Silencing the Press: An Analysis of Violence Against the Media in Sri Lanka

By Together Against Genocide (TAG, formerly Tamils Against Genocide), Friday, November 01 2013
Since the beginning of the reign of the United People’s Freedom Alliance coalition government in 2004, Sri Lanka has gained the infamous reputation of being one of the “most dangerous countries in the world for journalists” alongside Afghanistan, Somalia, Eritrea and North Korea. What remains largely unsaid or unexplored is that some journalists and media workers are more vulnerable to state-backed attacks than others.
In this report, we assess risk of extreme violence to media workers in Sri Lanka by analysing the available data on ‘disappearances’ and deaths. We ask who is being targeted, when and where. The data is analysed in historical and political context and in consideration of the nature of the relationship between the state and press more broadly.
We find as follows:
  • It is predominantly Tamil media employees and those journalists who speak out about violations of Tamil rights who have become the targets of violence in Sri Lanka.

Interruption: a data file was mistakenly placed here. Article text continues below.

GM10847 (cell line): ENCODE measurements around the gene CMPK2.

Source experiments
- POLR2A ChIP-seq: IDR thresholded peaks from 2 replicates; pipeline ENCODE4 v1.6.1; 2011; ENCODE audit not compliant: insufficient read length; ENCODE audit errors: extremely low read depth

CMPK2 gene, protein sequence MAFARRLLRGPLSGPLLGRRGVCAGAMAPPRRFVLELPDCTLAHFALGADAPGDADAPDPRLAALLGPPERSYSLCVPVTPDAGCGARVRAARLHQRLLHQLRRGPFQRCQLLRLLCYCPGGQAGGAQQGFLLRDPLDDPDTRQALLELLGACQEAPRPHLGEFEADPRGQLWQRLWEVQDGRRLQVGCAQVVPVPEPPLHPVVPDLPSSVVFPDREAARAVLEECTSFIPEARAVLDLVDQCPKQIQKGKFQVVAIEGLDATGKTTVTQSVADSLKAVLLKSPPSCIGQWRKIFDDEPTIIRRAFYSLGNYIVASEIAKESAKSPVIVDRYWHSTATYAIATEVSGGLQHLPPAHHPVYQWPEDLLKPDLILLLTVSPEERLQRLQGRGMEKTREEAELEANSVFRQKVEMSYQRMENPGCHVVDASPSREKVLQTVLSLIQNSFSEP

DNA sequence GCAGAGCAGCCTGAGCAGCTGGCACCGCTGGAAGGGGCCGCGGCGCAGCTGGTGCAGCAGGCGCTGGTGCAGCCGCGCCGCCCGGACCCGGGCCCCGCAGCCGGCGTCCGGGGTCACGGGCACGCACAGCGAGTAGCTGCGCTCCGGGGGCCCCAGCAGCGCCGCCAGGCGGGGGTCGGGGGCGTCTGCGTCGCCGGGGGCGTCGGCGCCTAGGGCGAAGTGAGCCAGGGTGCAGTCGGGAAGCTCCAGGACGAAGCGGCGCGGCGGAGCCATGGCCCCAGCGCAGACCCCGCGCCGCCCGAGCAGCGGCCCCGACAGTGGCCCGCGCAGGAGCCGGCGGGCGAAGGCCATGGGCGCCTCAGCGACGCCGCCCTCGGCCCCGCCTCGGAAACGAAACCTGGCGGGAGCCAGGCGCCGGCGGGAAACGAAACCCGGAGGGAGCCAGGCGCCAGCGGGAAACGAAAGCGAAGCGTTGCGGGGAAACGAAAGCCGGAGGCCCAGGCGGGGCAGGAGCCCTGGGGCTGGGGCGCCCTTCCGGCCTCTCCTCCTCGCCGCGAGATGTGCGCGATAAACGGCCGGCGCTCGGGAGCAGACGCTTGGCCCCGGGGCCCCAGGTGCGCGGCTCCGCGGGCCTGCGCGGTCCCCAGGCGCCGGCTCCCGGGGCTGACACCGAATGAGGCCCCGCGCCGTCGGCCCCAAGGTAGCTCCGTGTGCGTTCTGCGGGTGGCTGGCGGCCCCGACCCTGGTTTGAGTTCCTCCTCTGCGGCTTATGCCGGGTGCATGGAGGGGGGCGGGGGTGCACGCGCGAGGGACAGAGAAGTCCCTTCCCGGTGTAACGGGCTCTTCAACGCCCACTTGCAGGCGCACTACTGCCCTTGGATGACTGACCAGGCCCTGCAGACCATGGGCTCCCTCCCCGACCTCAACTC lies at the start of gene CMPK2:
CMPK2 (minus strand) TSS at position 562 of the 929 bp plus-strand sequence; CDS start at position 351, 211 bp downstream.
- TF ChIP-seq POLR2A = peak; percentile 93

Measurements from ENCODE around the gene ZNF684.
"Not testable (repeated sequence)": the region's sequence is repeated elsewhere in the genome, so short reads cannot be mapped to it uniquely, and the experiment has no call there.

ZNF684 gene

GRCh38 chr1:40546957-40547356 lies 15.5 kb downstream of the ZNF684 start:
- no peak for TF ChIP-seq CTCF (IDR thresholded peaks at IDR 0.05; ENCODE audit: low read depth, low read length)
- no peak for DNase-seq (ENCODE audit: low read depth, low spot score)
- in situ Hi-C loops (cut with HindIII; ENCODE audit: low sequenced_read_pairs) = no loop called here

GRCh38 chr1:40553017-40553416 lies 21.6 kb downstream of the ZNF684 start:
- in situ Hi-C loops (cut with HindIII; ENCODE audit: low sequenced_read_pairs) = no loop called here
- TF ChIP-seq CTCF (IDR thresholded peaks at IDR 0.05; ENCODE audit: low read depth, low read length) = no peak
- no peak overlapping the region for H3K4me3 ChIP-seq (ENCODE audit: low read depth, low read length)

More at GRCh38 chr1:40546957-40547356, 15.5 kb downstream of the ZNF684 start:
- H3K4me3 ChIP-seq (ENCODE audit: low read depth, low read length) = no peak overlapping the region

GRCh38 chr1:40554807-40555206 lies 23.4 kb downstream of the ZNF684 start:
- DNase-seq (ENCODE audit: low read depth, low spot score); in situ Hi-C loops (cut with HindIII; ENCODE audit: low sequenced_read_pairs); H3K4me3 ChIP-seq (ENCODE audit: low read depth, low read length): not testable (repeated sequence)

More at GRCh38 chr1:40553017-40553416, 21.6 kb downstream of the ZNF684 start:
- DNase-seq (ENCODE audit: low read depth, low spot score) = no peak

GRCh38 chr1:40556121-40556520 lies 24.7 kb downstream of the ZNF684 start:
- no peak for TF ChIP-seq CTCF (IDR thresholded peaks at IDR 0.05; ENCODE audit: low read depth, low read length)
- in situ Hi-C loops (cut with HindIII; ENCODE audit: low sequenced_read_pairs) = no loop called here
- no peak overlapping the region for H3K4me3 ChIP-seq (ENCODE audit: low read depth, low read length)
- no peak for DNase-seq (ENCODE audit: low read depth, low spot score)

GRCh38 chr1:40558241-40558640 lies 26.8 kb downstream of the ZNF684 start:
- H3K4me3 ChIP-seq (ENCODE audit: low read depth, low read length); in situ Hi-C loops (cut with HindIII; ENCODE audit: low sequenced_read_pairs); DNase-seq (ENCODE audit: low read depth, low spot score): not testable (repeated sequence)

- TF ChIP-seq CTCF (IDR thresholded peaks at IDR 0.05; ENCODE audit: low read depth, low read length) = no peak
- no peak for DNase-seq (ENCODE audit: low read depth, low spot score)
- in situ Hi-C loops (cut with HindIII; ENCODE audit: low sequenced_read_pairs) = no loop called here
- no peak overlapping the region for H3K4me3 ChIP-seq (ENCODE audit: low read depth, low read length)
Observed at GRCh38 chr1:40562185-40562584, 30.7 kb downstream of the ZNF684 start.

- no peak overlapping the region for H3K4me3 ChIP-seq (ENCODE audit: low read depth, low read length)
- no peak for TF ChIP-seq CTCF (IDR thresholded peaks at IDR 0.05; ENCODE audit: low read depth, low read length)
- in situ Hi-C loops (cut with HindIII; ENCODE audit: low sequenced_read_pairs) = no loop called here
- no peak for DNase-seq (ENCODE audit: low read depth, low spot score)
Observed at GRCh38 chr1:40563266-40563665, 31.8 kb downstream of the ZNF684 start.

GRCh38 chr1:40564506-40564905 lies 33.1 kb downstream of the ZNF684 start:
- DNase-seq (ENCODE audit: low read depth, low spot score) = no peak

• Being a state-critical journalist in Sri Lanka is in itself dangerous, but the threats to life amplify vastly if one is a media employee of Tamil origin working in a majority Tamil-speaking region of the country.
    • Being critical of the Government of Sri Lanka (GoSL) is less pertinent as a risk factor than being critical of the government’s conduct pre, during and post-war, towards the Tamil population.
We note that:
  • Domestic and it follows, International, media coverage of attacks against Sinhalese media personnel is greater than against Tamil media personnel.
  • As international condemnation mounts against the Sri Lankan state for its breaches of international humanitarian and human rights law, the GoSl is increasingly focussing its attention on dismissing negative stories from international news sources.
We argue that the GoSL’s attacks upon the media from 2009 are a continuation of its policies during the conflict – of producing a war without witness, setting the conditions in which to perpetrate crimes of International humanitarian and human rights law against the Tamil people with impunity.
Analysing the who and the why of Sri Lankan state attacks against the media matters and ought to be heeded by policy makers in their decision making. The findings presented herein serve to strengthen the argument that an Independent International Investigation is needed. 

[ The full report produced in November 2013 ahead of the Commonwealth Heads of Govt Meeting may be found here ]